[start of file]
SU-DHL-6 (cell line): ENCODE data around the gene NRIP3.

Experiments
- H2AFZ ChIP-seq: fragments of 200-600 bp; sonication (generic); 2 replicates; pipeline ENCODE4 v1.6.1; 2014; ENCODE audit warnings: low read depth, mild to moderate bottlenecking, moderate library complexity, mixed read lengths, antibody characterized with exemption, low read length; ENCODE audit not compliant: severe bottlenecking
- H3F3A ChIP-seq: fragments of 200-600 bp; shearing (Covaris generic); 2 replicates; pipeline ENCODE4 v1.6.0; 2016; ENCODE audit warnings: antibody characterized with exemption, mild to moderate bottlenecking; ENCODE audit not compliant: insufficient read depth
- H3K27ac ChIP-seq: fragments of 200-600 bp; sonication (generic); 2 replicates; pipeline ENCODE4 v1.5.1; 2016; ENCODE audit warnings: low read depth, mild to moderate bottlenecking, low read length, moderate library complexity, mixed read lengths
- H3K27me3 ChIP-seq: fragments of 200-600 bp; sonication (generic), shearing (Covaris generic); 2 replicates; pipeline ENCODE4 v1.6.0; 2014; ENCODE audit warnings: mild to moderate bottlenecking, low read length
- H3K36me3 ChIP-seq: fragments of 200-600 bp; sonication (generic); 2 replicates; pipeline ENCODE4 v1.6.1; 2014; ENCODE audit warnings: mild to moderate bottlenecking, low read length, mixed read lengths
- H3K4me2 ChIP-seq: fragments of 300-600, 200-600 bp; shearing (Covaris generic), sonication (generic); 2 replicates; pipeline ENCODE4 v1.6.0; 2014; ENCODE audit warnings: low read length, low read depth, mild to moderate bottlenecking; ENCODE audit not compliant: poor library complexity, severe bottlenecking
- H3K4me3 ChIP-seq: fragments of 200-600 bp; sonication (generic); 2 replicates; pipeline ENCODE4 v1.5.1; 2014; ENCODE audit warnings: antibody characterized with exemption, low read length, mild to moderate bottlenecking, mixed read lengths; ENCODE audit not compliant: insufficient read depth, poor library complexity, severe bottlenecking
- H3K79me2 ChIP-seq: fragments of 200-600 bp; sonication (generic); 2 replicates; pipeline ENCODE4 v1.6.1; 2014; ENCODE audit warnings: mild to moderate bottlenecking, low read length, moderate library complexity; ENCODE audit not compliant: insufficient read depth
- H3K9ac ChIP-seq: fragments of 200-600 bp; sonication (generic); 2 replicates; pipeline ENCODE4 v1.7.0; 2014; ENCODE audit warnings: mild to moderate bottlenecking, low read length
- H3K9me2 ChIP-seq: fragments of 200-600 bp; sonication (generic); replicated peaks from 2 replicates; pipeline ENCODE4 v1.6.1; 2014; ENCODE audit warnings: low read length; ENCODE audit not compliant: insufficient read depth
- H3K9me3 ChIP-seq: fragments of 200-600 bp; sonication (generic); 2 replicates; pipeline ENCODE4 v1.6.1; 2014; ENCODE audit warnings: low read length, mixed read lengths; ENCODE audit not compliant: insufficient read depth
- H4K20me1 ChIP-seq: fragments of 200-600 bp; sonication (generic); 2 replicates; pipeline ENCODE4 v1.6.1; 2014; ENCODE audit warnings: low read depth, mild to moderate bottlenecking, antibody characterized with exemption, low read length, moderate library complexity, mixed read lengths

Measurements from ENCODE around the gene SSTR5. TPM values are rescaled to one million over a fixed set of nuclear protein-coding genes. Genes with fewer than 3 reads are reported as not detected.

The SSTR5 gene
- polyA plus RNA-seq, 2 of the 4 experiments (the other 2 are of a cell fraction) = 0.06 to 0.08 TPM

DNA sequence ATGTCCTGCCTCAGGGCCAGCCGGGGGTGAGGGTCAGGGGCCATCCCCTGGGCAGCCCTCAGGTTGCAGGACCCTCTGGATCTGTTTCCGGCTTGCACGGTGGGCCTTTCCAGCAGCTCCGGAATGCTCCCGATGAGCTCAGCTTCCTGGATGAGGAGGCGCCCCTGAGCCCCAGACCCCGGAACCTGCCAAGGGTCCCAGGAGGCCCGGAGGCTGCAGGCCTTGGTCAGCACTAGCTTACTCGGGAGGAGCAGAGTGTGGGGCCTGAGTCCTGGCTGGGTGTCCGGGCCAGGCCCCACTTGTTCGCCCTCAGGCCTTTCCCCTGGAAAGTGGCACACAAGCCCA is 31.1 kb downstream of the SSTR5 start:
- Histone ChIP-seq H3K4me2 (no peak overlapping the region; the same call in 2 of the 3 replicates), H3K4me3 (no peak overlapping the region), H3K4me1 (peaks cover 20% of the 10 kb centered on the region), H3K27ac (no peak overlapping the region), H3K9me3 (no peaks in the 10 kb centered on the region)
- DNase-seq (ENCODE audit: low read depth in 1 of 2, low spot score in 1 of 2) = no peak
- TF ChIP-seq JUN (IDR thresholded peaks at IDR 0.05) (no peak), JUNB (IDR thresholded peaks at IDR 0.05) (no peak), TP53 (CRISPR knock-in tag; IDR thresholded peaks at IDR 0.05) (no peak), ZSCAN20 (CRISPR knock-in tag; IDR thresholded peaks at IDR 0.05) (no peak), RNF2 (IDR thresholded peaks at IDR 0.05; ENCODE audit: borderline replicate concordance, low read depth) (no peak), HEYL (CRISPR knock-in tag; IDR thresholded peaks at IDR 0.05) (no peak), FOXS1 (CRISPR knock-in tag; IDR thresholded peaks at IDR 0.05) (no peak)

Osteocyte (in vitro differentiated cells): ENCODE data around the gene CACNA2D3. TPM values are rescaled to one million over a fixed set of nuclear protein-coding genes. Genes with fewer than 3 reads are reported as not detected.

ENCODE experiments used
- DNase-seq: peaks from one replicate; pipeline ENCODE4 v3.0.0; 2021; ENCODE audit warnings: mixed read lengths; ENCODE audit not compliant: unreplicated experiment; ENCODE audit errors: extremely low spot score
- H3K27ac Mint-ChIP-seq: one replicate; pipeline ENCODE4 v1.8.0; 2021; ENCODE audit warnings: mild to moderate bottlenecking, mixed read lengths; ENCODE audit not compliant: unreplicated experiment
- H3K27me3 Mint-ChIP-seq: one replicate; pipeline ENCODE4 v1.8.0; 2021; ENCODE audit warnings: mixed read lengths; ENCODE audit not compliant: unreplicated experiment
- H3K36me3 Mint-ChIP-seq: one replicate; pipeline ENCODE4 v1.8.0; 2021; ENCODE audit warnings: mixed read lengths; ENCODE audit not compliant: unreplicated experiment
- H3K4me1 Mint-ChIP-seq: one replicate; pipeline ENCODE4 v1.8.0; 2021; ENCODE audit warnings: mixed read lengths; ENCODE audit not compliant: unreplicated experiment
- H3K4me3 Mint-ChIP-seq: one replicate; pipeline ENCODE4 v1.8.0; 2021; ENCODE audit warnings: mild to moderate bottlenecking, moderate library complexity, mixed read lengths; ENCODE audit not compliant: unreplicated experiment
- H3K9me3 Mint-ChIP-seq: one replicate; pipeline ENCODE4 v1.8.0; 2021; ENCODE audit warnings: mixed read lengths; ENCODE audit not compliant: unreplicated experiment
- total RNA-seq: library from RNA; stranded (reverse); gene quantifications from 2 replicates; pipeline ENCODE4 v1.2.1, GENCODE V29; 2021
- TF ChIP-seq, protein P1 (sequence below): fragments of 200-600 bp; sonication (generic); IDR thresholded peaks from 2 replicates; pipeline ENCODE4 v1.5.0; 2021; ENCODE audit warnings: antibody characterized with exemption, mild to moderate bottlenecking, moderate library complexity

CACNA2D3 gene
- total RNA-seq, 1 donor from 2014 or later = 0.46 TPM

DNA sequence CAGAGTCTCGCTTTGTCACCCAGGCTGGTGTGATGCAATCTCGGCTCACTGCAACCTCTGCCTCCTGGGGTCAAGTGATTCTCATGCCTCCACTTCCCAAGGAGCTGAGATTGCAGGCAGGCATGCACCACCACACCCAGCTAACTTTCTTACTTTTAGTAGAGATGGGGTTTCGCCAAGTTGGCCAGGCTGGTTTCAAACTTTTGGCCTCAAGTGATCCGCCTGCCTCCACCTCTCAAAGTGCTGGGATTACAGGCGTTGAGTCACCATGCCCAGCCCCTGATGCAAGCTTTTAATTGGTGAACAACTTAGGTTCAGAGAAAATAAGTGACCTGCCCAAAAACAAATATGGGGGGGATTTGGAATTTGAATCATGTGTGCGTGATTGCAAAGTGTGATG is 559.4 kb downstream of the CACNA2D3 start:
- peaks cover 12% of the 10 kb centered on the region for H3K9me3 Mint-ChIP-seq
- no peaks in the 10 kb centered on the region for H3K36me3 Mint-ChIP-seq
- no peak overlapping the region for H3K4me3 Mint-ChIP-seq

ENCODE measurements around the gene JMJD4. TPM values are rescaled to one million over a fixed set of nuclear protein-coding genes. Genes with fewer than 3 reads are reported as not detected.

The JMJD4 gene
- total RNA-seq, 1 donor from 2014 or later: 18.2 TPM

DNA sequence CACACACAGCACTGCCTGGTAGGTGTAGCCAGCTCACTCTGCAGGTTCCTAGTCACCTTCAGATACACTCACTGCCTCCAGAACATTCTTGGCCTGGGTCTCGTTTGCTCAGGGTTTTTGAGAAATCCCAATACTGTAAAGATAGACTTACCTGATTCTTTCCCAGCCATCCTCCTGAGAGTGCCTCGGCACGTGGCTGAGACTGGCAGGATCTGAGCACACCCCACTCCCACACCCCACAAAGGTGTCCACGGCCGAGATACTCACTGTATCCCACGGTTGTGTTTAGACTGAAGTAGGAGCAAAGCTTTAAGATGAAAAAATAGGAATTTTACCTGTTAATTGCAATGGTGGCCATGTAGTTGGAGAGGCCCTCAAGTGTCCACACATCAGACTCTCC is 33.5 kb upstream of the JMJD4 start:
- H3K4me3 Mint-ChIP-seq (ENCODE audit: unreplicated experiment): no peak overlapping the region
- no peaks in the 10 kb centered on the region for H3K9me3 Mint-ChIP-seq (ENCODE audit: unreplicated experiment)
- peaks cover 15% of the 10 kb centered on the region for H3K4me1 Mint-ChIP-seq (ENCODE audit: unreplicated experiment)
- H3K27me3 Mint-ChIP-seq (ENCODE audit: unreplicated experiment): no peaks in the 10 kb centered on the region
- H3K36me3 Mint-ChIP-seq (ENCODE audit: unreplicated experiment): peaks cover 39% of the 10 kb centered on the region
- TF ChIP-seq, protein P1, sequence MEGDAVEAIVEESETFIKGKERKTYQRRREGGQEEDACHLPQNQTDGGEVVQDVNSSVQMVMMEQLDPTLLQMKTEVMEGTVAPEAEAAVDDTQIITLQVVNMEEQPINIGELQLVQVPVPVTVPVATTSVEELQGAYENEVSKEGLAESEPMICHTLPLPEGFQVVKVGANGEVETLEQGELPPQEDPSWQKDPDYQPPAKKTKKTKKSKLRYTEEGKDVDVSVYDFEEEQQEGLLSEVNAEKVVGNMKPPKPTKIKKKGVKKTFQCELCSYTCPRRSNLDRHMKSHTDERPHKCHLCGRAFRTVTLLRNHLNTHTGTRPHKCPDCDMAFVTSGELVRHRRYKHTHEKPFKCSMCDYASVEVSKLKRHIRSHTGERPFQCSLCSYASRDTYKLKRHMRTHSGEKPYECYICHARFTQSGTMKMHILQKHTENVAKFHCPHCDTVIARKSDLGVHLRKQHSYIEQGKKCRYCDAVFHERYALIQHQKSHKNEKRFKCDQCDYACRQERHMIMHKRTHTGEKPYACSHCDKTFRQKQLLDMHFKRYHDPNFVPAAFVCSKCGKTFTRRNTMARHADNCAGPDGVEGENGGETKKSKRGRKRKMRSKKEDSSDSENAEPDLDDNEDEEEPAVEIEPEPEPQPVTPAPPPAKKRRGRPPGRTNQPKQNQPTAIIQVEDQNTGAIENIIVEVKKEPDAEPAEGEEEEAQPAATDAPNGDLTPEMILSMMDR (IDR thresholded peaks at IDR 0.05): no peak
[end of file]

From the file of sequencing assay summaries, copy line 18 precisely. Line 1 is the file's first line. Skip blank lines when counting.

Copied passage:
DNA sequence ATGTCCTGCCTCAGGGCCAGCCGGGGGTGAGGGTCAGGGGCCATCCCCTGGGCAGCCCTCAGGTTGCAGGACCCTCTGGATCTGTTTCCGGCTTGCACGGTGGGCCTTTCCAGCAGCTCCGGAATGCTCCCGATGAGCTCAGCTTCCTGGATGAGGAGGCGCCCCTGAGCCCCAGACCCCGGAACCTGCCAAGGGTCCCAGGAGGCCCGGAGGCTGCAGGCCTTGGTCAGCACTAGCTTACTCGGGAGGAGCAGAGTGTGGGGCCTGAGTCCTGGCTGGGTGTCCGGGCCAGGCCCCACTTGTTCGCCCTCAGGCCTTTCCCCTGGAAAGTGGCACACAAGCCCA is 31.1 kb downstream of the SSTR5 start: